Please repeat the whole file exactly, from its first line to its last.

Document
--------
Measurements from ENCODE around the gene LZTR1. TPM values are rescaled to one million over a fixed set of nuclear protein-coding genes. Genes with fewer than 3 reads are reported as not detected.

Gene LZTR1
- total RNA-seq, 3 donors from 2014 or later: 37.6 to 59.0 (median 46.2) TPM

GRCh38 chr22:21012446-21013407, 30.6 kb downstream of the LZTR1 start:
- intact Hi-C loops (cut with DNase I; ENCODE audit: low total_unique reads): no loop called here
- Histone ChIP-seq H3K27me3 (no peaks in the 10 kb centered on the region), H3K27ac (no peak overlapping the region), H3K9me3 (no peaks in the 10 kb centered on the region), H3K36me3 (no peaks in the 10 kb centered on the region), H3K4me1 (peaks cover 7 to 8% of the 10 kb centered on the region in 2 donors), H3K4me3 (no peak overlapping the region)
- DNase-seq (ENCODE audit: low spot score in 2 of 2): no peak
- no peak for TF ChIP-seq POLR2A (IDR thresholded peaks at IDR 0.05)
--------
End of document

Measurements from ENCODE around the gene LZTR1. TPM values are rescaled to one million over a fixed set of nuclear protein-coding genes. Genes with fewer than 3 reads are reported as not detected.

Gene LZTR1
- total RNA-seq, 3 donors from 2014 or later: 37.6 to 59.0 (median 46.2) TPM

GRCh38 chr22:21012446-21013407, 30.6 kb downstream of the LZTR1 start:
- intact Hi-C loops (cut with DNase I; ENCODE audit: low total_unique reads): no loop called here
- Histone ChIP-seq H3K27me3 (no peaks in the 10 kb centered on the region), H3K27ac (no peak overlapping the region), H3K9me3 (no peaks in the 10 kb centered on the region), H3K36me3 (no peaks in the 10 kb centered on the region), H3K4me1 (peaks cover 7 to 8% of the 10 kb centered on the region in 2 donors), H3K4me3 (no peak overlapping the region)
- DNase-seq (ENCODE audit: low spot score in 2 of 2): no peak
- no peak for TF ChIP-seq POLR2A (IDR thresholded peaks at IDR 0.05)